Third Circuit Strikes Down Delaware Rule Requiring Judicial Candidates to Be Member of Republican or Democratic Parties

Opinion in Adams v. Delaware:

James R. Adams is a resident and member of the State
Bar of Delaware. For some time, he has expressed a desire to
be considered for a judicial position in that state. Following
the announcement of several judicial vacancies, Adams
considered applying but ultimately chose not to because the
announcement required that the candidate be a Republican.

Because Adams was neither a Republican nor a Democrat, he
concluded that any application he submitted would be futile.
Adams brings this suit against the Governor of the State
of Delaware to challenge the provision of the Delaware
Constitution that effectively limits service on state courts to
members of the Democratic and Republican parties. Adams
claims that under the Supreme Court’s precedent in Elrod v.
Burns and Branti v. Finkel, a provision that limits a judicial
candidate’s freedom to associate (or not to associate) with the
political party of his or her choice is unconstitutional. The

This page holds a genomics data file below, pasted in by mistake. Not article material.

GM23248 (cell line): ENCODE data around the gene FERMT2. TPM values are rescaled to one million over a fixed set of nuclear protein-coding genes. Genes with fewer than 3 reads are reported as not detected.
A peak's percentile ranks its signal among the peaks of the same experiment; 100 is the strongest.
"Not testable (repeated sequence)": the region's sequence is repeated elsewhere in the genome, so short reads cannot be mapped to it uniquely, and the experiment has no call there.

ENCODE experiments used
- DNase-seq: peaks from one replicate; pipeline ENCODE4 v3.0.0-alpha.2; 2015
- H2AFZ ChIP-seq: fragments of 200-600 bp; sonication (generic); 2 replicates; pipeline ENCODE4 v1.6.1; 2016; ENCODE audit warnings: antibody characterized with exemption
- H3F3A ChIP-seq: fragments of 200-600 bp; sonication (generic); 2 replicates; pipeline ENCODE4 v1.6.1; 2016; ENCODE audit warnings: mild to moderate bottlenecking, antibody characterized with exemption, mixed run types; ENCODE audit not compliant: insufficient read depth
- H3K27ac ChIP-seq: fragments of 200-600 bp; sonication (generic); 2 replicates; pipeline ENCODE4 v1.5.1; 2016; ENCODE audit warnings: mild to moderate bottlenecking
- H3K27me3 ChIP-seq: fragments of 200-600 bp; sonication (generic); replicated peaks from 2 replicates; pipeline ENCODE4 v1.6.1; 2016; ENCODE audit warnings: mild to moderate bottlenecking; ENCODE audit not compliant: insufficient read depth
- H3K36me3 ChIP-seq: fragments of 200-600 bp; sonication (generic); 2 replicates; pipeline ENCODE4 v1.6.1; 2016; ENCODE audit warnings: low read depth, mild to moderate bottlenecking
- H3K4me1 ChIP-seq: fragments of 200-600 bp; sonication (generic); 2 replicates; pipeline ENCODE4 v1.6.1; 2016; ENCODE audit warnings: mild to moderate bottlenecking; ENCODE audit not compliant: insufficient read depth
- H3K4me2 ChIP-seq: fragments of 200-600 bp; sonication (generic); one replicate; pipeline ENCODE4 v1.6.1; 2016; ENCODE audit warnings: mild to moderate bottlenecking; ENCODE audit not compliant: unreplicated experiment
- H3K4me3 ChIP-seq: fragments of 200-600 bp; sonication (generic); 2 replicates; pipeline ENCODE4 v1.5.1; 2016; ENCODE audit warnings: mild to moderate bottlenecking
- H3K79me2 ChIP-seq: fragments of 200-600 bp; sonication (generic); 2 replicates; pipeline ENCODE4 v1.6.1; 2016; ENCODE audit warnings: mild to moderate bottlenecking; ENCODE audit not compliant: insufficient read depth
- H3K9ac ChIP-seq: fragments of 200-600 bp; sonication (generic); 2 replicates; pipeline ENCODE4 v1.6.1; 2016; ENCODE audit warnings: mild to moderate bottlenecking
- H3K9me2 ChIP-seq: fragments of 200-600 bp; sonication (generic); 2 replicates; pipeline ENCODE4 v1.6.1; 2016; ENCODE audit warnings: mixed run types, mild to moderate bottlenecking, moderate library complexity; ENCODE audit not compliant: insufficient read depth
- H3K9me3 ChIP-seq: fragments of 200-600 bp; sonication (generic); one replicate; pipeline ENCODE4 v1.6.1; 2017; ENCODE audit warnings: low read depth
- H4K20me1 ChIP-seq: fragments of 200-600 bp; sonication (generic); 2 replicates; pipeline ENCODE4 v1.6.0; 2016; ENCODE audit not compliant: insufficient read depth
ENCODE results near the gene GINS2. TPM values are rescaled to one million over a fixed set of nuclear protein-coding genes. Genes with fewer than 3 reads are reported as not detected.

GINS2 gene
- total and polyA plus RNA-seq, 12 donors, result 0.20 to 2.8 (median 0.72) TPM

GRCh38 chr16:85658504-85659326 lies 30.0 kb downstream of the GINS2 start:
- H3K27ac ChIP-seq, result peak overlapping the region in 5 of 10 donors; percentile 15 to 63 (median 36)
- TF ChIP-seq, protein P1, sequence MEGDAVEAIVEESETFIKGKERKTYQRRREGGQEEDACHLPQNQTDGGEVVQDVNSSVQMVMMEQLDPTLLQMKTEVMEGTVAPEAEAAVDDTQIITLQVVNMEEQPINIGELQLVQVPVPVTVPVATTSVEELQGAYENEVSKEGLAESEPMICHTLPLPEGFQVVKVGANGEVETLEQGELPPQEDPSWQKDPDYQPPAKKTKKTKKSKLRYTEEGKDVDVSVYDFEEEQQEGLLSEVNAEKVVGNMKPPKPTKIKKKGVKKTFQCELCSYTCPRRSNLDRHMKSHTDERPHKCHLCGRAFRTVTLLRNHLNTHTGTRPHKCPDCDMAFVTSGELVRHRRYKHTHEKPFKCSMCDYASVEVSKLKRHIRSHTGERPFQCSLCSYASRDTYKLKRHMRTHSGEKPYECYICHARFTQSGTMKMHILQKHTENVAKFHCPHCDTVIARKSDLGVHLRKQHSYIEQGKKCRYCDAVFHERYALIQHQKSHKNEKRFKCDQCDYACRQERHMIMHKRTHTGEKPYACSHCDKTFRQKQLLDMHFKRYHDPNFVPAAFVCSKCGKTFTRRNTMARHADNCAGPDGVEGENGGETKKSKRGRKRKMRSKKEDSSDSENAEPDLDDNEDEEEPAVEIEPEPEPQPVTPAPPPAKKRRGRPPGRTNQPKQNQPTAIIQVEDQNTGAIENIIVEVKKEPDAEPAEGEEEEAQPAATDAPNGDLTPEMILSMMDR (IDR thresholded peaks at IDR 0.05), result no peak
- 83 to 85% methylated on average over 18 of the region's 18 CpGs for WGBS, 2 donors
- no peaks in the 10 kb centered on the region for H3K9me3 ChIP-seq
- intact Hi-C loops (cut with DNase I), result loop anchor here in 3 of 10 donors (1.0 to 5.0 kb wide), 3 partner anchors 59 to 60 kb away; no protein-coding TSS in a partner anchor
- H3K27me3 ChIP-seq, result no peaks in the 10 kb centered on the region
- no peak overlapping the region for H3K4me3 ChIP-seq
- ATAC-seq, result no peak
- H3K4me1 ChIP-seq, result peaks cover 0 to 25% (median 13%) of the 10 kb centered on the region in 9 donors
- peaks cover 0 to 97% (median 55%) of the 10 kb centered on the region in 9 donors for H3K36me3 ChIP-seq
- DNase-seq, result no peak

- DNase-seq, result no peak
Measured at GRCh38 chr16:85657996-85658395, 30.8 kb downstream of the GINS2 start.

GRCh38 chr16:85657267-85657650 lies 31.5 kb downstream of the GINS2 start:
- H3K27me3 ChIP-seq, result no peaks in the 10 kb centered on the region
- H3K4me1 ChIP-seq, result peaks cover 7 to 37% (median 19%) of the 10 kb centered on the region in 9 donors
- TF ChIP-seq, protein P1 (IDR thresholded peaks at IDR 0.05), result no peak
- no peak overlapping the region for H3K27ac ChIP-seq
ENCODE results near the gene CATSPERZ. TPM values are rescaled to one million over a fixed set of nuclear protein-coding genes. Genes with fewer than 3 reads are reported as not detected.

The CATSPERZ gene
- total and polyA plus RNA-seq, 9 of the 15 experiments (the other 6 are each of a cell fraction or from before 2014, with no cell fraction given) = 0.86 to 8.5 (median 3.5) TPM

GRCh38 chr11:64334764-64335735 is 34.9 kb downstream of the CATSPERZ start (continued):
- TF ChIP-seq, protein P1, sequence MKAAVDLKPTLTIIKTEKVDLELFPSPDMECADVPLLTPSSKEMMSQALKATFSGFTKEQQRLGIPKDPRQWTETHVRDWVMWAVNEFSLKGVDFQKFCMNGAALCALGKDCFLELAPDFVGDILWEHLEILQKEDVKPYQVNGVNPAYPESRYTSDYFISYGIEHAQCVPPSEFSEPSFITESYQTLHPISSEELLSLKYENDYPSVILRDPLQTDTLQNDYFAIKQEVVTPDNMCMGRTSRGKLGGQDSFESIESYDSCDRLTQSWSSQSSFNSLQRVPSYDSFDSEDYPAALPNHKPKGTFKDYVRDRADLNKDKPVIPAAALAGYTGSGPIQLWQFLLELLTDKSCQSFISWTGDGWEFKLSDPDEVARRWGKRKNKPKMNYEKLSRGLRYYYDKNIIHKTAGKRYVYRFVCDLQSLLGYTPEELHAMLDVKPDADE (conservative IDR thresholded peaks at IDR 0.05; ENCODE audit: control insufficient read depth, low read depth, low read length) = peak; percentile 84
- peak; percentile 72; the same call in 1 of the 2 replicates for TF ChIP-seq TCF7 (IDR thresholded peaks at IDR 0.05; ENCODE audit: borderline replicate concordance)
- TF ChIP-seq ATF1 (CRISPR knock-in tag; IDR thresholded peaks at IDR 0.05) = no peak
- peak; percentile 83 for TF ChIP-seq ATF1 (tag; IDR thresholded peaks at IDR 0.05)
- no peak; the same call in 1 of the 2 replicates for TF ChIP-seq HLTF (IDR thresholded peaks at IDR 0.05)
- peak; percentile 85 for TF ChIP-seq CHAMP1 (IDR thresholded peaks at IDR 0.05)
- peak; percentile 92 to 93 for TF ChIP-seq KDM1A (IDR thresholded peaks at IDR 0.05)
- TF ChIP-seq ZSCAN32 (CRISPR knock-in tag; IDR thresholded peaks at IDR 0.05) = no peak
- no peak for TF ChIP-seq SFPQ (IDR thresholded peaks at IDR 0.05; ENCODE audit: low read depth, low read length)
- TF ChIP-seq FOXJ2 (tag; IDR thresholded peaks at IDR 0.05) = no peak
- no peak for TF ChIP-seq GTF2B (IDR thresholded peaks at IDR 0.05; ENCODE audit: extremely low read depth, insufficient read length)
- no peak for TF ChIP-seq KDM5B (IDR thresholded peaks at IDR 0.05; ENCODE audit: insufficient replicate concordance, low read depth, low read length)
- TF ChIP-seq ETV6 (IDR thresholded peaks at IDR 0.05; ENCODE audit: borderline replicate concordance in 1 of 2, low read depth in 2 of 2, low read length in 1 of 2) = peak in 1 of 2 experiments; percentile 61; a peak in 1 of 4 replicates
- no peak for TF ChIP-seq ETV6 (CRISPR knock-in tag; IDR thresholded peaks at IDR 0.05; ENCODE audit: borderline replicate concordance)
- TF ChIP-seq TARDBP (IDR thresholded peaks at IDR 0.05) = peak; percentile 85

Governor argues that because judges are policymakers, there
are no constitutional restraints on his hiring decisions and he
should be free to choose candidates based on whether they
belong to one of the two major political parties in Delaware—
that is, whether they are Democrats or Republicans. We
disagree and conclude that judges are not policymakers
because whatever decisions judges make in any given case
relates to the case under review and not to partisan political
interests. We therefore conclude that the portions of
Delaware’s constitution that limit Adams’s ability to apply for
a judicial position while associating with the political party of
his choice violate his First Amendment rights, and we will
accordingly affirm in part and reverse in part the District
Court’s grant of summary judgment in favor of Adams.

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